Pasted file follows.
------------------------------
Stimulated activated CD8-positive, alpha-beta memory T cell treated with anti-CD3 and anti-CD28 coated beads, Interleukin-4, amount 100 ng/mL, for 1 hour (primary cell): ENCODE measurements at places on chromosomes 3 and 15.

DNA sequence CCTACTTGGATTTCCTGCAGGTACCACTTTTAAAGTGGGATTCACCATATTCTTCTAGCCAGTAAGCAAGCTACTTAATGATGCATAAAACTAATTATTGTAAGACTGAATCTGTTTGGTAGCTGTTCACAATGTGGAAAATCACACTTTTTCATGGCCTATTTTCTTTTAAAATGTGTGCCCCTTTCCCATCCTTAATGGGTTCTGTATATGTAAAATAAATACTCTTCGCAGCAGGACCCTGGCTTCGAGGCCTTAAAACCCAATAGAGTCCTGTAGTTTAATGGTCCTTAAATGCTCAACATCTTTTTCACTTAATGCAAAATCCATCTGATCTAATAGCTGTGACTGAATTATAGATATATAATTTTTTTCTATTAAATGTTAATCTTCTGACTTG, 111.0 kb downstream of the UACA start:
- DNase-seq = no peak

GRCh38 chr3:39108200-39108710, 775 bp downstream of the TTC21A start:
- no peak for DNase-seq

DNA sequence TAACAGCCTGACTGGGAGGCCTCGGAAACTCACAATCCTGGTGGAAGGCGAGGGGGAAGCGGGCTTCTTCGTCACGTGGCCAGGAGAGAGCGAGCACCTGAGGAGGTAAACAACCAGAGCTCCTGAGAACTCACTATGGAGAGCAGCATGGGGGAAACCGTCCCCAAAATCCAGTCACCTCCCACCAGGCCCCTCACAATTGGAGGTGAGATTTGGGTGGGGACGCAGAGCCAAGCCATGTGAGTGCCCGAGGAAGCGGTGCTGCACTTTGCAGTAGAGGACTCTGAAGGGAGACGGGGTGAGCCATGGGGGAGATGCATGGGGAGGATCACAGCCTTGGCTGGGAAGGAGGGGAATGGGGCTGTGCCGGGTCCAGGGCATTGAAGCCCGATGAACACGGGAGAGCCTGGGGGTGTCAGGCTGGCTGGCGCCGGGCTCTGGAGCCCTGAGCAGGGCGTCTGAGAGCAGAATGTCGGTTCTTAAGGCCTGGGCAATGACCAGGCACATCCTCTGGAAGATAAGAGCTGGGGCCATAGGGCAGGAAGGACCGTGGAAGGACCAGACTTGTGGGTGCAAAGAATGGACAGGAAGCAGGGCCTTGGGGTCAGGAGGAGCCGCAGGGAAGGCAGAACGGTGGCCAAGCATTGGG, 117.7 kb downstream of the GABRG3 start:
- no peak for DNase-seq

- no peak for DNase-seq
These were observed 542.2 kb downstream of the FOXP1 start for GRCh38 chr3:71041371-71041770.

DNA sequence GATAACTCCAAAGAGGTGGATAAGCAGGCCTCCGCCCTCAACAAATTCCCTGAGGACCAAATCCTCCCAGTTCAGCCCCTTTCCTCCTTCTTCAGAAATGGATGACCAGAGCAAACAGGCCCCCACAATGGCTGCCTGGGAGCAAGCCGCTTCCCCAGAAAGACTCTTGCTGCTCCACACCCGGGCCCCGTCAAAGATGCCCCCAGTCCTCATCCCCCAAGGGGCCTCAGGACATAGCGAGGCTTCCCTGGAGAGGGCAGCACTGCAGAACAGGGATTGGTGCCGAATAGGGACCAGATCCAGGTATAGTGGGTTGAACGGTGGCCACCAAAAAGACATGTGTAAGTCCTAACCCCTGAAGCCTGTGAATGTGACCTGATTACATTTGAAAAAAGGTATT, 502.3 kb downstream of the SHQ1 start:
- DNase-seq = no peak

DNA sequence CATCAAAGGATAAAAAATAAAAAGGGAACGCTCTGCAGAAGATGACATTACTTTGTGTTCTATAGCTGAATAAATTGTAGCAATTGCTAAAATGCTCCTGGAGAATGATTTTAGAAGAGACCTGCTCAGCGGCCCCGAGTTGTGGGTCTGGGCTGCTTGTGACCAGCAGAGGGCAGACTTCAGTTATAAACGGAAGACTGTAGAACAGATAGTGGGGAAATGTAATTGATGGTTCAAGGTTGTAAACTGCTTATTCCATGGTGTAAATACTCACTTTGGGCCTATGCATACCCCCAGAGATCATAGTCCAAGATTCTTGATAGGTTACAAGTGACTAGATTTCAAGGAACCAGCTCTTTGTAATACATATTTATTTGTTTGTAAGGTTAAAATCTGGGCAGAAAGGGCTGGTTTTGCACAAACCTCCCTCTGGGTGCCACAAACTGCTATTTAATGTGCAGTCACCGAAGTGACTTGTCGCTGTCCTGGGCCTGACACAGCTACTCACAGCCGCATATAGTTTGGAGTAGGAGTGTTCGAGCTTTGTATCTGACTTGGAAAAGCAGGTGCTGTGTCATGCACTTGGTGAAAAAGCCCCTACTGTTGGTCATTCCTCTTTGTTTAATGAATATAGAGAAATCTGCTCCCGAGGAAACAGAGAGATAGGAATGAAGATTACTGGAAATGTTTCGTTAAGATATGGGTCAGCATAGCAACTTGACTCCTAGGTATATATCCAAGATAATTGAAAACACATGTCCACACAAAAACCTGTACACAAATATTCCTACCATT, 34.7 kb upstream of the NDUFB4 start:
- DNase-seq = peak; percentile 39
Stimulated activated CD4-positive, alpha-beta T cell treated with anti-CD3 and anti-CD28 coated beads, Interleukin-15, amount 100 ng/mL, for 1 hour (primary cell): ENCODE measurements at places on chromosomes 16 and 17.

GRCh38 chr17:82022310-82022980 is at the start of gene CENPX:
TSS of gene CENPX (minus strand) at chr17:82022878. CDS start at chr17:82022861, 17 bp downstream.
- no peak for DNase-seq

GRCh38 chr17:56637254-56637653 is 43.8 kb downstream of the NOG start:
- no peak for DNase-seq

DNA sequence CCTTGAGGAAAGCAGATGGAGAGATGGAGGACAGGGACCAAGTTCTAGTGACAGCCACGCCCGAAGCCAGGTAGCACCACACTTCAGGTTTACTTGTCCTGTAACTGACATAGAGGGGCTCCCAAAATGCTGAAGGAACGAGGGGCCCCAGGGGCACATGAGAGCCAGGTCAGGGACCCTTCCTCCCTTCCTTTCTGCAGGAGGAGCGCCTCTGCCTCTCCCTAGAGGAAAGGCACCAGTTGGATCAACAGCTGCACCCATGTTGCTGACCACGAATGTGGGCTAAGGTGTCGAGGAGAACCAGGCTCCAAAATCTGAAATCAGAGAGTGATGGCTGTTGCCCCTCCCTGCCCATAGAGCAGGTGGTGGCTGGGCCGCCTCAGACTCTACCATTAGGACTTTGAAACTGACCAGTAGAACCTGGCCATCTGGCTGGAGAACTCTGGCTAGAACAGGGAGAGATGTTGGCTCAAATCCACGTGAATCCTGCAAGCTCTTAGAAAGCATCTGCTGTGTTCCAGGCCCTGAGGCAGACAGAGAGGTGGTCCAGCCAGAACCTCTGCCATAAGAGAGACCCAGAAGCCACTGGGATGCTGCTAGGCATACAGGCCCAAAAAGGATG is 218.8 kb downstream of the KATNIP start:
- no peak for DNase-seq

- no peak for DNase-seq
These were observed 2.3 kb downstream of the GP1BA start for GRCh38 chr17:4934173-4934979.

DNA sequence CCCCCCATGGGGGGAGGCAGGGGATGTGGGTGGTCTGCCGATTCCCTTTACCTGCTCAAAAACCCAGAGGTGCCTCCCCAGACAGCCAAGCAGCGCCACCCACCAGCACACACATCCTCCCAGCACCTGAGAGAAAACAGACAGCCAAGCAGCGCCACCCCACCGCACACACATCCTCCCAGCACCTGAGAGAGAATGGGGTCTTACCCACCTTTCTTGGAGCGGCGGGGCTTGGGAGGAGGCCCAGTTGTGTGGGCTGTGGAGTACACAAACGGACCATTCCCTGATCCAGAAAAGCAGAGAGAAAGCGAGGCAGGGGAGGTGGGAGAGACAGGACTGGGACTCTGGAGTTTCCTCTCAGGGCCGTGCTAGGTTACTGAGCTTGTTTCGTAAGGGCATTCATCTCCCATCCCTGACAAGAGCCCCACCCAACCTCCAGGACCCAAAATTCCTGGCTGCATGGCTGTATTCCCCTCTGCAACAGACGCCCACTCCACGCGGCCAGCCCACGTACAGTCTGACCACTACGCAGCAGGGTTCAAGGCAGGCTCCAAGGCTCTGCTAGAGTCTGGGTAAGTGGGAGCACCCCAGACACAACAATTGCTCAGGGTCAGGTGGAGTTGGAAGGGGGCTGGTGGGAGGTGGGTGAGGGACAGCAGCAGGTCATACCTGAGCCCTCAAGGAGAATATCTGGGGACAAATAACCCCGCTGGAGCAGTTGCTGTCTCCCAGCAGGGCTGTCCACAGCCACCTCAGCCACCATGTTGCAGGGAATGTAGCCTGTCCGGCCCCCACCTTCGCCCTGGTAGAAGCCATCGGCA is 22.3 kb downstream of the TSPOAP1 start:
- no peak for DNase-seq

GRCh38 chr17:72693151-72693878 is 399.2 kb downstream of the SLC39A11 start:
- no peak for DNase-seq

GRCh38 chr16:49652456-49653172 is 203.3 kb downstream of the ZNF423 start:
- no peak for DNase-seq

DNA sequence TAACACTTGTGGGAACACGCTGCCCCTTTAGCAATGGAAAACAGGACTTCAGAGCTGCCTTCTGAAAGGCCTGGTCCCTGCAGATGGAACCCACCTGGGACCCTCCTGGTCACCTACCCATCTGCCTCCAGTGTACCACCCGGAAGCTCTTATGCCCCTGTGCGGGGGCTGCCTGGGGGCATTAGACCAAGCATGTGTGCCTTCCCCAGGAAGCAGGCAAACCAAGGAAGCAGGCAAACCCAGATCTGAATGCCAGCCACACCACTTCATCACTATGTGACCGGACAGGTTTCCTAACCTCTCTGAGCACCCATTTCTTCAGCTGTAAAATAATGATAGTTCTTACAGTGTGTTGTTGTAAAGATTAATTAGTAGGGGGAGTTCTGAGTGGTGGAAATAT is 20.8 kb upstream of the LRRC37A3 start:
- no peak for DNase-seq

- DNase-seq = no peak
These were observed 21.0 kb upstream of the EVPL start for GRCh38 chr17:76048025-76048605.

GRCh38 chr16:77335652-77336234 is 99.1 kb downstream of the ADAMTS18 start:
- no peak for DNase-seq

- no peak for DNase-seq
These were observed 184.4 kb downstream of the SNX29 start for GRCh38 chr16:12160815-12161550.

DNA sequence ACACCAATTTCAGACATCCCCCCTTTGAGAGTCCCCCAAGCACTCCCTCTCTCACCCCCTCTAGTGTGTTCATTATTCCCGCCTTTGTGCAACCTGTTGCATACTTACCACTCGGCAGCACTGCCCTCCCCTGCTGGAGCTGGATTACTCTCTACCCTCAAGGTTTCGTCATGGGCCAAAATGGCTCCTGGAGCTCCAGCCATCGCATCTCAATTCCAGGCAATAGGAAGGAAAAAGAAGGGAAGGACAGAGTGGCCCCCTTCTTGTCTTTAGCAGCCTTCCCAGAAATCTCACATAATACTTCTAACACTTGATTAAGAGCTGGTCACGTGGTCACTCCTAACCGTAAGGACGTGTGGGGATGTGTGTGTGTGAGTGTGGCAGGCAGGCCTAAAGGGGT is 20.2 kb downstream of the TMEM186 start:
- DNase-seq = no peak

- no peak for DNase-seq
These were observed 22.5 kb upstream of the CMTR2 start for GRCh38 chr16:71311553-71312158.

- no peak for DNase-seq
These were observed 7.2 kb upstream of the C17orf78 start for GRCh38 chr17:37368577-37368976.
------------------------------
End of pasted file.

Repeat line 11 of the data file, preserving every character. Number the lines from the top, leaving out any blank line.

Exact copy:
- DNase-seq = no peak